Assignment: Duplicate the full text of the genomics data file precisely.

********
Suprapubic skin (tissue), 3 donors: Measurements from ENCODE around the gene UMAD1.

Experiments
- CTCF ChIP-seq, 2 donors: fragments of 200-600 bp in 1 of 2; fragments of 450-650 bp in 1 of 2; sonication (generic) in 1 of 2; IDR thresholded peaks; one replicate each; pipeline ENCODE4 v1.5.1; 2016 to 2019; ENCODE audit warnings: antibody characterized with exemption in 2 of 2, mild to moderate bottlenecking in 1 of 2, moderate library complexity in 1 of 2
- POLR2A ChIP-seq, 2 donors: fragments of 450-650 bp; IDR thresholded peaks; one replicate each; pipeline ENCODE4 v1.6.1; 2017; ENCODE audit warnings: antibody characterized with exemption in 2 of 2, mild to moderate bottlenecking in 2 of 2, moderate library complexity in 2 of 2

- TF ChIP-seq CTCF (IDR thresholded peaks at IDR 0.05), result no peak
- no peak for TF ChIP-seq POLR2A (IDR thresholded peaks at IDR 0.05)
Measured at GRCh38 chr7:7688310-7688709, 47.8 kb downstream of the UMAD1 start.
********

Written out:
Suprapubic skin (tissue), 3 donors: Measurements from ENCODE around the gene UMAD1.

Experiments
- CTCF ChIP-seq, 2 donors: fragments of 200-600 bp in 1 of 2; fragments of 450-650 bp in 1 of 2; sonication (generic) in 1 of 2; IDR thresholded peaks; one replicate each; pipeline ENCODE4 v1.5.1; 2016 to 2019; ENCODE audit warnings: antibody characterized with exemption in 2 of 2, mild to moderate bottlenecking in 1 of 2, moderate library complexity in 1 of 2
- POLR2A ChIP-seq, 2 donors: fragments of 450-650 bp; IDR thresholded peaks; one replicate each; pipeline ENCODE4 v1.6.1; 2017; ENCODE audit warnings: antibody characterized with exemption in 2 of 2, mild to moderate bottlenecking in 2 of 2, moderate library complexity in 2 of 2

- TF ChIP-seq CTCF (IDR thresholded peaks at IDR 0.05), result no peak
- no peak for TF ChIP-seq POLR2A (IDR thresholded peaks at IDR 0.05)
Measured at GRCh38 chr7:7688310-7688709, 47.8 kb downstream of the UMAD1 start.